Hospital surge capacity during epidemics

Citation: Rathnayake D, Clarke M, Jayasooriya L. Hospital surge capacity: The importance of better hospital pre-planning to cope with patient surge during dengue epidemics – A systematic review. International Journal of Healthcare Management 2019; 1-8 (published online 21 November 2019)

What is this? A major challenge for those responding to COVID-19 is the increase in demand for hospital care. This summary is of a systematic review of hospital surge capacity for epidemics of dengue, which may provide insights for the surge with COVID-19.

The authors for this systematic review searched for articles published from 2000 to 2018 on managing surge at hospital level during dengue epidemics. They restricted their search to English, French and Portuguese (because of their familiarity with these languages) and did their searches in December 2018. They identified 18 eligible studies and drew the following conclusions from them.

What works: Context specific planning of service expansion and reverse triage strategies should help hospitals cope with patient surge during epidemics of infectious disease.

The need for increasing capacity and capability were two intrinsic strategic approaches for coping with surge in most response plans. This might include training, redistribution of existing staff with extended work shifts within institutions and recruitment of staff from other institutions, the private sector or civil society.

Providing extra facilities for additional staff was important for maintaining service delivery.

The need to increase both medical and non-medical supplies was noted as key to the logistical aspects of surge capacity.

It may help to delegate the authority to take relevant decisions for organizational activities to hospital administrators, to avoid delays reported when usual protocols for logistics management are used during emergencies.

Well-functioning command and control structures should support rapid and effective action in a surge situation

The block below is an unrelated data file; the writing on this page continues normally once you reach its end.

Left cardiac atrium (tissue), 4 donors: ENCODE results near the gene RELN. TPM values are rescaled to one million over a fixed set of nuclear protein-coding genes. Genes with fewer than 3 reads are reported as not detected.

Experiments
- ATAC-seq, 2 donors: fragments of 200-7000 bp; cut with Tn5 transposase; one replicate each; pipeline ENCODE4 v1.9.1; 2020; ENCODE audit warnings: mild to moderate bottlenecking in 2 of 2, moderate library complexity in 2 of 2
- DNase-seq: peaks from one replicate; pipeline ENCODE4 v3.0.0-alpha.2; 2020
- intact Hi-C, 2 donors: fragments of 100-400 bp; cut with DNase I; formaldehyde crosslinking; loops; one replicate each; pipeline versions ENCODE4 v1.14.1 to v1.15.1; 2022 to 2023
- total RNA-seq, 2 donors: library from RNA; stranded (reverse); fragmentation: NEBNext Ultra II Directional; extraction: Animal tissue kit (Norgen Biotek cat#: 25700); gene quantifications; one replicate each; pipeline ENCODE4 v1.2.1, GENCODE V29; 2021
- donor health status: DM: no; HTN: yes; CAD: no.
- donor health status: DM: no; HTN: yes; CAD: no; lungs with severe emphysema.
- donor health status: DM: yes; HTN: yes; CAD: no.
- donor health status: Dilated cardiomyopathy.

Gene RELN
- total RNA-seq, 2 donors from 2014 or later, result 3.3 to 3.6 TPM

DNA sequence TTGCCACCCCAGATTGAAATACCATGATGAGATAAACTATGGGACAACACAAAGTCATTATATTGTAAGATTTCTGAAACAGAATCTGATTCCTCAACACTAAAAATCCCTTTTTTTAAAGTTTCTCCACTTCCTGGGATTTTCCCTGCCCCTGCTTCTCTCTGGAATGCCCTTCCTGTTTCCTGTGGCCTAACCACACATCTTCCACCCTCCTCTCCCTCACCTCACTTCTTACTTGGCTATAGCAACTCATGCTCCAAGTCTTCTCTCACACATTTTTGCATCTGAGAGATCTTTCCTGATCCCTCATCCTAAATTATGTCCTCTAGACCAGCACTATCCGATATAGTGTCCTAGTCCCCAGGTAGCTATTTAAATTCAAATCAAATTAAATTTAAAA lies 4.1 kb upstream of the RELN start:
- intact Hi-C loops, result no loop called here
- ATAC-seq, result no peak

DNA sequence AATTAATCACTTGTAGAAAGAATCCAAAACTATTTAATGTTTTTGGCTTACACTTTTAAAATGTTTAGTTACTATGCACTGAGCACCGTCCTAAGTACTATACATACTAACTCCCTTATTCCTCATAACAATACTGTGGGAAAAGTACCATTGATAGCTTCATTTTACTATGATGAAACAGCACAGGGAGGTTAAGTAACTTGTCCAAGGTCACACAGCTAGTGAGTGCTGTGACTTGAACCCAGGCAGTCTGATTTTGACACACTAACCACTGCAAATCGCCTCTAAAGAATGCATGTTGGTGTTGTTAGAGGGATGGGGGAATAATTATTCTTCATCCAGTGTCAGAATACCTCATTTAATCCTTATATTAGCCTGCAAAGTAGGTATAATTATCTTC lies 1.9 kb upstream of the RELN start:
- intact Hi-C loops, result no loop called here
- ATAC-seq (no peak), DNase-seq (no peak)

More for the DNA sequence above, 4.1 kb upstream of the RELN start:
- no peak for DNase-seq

Communication infrastructure for surveillance and risk communication in a hospital is vital to the control of outbreaks.

What doesn’t work: Problems have been encountered in the mobilization of the workforce due to administrative reasons, perhaps reflecting a lack of specific detail on the process for staff recruitment in an emergency.

What’s uncertain: Nothing noted.

 

Disclaimer: This summary has been written by staff and volunteers of Evidence Aid in order to make the content of the original document accessible to decision makers who are searching for the available evidence on the coronavirus (COVID-19) but may not have the time, initially, to read the original report in full. This summary is not intended as a substitute for the medical advice of physicians, other health workers, professional associations, guideline developers, or national governments and international agencies. If readers of this summary think that the evidence that is presented within it is relevant to their decision-making they should refer to the content and details of the original article, and the advice and guidelines offered by other sources of expertise, before making decisions. Evidence Aid cannot be held responsible for any decisions made about the coronavirus (COVID-19) on the basis of this summary alone.

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